Secret footsoldier targeting banks reveals meaner, leaner face of DDoS

Screenshots showing the denial-of-service PHP script before and after it has been decoded.

Over the past two weeks, a new wave of Web attacks has battered major US banks, causing disruptions for many of their online services. Now, an Israel-based security firm has uncovered one of the secret footsoldiers behind the mass assault: a compromised website that was rigged to unleash a torrent of junk traffic on three of the world's biggest financial institutions.

The discovery by Web application security firm Incapsula helps explain the strategy behind the four-month-old campaign, which has been carried out under the flag of a group calling itself Izz ad-Din al-Qassam—rather than compromise and recruit thousands or tens of thousands of end-user PCs to carry out the distributed denial-of-service attacks, why not target a handful of Web servers that have orders of magnitude more bandwidth and processing power?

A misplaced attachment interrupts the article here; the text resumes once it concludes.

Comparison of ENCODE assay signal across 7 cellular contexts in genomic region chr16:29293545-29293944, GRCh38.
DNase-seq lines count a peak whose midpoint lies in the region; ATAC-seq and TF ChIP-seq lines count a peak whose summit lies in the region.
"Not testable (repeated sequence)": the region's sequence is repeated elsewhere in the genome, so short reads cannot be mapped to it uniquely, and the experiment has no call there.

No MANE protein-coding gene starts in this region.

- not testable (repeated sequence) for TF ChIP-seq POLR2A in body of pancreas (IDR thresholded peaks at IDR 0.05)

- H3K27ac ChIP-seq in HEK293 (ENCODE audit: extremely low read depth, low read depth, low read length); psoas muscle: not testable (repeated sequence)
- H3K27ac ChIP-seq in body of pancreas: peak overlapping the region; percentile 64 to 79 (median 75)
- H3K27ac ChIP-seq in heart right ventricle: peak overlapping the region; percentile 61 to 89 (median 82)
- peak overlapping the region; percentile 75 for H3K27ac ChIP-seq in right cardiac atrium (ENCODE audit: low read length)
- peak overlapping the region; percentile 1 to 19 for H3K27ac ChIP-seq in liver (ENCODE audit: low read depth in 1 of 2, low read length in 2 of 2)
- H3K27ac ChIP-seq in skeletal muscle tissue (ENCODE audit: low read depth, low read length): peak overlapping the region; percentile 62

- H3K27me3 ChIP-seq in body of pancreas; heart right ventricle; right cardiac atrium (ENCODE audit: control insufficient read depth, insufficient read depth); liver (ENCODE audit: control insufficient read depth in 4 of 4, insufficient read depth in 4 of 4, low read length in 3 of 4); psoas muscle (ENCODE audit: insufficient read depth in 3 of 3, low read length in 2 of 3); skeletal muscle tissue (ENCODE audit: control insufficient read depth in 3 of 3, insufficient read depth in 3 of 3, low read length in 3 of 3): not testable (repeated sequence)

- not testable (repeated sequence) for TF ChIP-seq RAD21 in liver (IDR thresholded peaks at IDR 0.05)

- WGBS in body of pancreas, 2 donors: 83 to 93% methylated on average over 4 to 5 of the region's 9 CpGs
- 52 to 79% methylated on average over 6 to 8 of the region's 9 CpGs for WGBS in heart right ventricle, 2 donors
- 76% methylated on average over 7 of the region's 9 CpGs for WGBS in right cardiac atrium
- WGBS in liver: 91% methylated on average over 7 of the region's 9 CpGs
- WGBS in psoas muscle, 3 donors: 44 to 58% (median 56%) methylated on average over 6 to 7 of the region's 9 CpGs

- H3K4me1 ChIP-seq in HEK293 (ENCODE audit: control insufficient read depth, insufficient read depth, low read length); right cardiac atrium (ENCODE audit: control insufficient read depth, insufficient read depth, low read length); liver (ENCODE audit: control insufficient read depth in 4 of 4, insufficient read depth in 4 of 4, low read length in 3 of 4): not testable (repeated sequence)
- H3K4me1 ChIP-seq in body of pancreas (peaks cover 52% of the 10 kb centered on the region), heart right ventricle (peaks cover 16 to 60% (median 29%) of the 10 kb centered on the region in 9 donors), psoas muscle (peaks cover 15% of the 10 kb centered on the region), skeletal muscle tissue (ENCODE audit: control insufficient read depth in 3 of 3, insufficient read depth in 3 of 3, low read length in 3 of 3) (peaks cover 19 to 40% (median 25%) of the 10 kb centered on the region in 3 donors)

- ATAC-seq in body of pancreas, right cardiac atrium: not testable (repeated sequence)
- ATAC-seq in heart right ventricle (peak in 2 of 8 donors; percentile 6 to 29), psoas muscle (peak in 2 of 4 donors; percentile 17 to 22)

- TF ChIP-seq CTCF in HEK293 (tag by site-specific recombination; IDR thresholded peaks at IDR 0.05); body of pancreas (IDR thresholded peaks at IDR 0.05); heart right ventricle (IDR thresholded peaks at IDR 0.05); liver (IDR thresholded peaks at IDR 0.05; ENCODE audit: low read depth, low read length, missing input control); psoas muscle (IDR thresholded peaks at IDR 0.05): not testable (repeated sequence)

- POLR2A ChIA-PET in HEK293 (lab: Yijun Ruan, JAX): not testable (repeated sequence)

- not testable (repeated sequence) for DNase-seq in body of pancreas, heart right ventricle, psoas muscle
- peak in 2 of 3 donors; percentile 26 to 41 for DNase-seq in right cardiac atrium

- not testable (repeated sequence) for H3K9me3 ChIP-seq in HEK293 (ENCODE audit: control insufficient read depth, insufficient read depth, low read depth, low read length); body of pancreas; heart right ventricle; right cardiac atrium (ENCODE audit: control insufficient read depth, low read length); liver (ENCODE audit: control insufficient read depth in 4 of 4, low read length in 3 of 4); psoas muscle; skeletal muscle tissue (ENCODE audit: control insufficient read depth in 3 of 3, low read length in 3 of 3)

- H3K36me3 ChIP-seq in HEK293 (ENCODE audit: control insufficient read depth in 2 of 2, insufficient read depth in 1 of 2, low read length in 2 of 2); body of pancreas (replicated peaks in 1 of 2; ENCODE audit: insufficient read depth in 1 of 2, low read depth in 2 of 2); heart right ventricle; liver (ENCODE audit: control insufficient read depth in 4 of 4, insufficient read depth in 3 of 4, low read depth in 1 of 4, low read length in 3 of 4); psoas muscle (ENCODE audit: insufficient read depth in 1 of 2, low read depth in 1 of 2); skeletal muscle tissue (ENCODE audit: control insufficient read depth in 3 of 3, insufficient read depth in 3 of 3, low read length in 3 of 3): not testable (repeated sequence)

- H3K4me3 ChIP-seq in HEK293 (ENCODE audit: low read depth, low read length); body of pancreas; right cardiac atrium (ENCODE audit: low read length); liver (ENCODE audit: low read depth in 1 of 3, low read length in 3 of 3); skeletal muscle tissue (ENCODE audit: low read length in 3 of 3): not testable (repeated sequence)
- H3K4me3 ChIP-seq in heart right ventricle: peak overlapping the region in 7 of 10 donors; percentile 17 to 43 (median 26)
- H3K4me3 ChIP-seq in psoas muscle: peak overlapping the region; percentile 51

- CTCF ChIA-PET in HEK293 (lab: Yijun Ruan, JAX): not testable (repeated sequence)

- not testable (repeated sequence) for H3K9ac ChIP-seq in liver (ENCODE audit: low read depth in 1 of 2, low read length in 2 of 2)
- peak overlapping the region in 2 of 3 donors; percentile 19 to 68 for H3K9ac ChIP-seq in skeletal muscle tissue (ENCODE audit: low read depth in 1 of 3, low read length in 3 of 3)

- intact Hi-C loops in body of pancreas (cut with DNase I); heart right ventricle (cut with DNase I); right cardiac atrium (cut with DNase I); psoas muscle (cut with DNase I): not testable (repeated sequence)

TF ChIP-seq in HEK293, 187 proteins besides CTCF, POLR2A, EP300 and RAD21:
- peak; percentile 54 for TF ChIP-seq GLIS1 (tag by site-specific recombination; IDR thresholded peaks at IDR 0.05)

Over the weekend, Incapsula researchers noticed a general-interest website located in the UK that was exhibiting suspicious behavior. They quickly discovered a backdoor that had been planted on it that was programmed to receive instructions from remote attackers. An analysis showed the website, which had just recently contracted with Incapsula, was being directed to send a flood of HTTP and UDP packets to major banks including PNC Financial Services, HSBC, and Fifth Third Bank.

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